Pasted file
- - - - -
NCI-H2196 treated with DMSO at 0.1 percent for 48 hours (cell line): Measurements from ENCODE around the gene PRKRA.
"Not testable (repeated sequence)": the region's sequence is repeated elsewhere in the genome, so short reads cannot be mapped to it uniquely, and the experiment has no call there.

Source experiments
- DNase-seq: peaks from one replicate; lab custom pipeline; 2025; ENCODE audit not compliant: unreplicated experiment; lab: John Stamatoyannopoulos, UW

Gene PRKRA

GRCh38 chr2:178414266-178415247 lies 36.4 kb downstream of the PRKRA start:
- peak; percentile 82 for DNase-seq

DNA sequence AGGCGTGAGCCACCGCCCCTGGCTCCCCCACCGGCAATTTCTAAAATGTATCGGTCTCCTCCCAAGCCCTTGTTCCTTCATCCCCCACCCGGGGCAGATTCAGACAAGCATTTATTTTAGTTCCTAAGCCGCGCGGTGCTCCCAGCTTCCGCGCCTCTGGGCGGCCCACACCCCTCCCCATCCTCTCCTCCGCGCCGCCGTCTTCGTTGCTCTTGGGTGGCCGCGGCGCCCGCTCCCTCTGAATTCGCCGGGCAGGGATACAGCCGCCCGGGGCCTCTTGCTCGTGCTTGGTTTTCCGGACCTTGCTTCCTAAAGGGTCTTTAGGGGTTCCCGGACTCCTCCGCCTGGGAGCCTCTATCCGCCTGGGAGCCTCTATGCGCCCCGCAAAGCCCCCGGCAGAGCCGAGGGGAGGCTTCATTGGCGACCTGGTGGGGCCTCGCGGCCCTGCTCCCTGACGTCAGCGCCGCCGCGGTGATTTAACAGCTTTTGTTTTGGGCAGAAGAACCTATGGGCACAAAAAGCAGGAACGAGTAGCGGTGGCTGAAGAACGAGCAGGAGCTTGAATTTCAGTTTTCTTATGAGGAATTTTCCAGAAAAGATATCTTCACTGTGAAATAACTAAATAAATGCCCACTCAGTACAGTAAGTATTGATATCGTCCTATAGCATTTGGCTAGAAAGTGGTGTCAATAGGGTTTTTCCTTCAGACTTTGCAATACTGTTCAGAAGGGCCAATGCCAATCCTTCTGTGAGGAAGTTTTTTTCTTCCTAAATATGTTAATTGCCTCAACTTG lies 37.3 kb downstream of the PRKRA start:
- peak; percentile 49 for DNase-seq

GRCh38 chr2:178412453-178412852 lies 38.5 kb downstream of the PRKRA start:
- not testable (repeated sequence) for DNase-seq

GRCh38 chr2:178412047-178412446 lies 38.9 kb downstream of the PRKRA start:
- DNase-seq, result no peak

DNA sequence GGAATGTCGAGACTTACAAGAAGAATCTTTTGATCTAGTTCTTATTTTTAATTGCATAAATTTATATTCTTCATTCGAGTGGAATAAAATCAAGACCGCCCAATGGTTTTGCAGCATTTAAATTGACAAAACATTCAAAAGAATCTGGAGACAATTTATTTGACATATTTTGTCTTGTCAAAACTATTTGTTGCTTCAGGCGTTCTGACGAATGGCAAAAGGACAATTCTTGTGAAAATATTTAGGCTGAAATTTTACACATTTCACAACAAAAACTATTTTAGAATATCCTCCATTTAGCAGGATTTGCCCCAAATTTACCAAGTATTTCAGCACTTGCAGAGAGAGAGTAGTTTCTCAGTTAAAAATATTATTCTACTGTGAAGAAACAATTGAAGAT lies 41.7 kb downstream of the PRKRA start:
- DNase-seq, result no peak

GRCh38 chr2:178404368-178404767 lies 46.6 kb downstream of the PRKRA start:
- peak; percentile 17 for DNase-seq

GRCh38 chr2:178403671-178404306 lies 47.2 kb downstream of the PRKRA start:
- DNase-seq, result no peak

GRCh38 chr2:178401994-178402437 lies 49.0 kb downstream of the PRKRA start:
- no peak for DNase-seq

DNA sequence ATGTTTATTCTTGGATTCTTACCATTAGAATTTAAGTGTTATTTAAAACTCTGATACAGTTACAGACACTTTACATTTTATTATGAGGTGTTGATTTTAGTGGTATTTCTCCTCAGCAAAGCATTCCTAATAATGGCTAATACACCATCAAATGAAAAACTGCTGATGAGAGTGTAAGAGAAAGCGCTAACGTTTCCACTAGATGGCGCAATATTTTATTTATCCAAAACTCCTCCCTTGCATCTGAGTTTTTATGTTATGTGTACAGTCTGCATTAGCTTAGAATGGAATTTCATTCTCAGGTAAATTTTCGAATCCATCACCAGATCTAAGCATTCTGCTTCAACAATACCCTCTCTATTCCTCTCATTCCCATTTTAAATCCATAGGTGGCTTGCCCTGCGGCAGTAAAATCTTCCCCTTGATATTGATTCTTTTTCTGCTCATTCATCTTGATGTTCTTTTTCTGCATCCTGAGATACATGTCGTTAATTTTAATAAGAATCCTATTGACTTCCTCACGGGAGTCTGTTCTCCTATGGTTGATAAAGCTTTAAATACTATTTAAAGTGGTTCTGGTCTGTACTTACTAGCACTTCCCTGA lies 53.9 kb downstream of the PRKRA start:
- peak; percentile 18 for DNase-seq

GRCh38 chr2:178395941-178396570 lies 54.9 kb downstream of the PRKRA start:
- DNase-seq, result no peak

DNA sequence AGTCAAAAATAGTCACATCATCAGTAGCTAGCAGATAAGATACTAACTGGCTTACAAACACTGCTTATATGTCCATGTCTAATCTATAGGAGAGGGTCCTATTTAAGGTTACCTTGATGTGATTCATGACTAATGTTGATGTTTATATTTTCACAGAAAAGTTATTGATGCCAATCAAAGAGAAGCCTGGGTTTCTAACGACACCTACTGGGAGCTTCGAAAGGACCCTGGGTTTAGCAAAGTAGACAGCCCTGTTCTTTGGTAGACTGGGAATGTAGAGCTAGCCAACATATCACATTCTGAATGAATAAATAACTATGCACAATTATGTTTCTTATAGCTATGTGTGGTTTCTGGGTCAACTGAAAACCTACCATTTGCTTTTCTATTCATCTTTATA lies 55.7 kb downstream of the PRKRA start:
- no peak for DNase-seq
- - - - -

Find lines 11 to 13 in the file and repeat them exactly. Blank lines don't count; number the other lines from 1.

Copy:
- not testable (repeated sequence) for DNase-seq

GRCh38 chr2:178412047-178412446 lies 38.9 kb downstream of the PRKRA start:
- DNase-seq, result no peak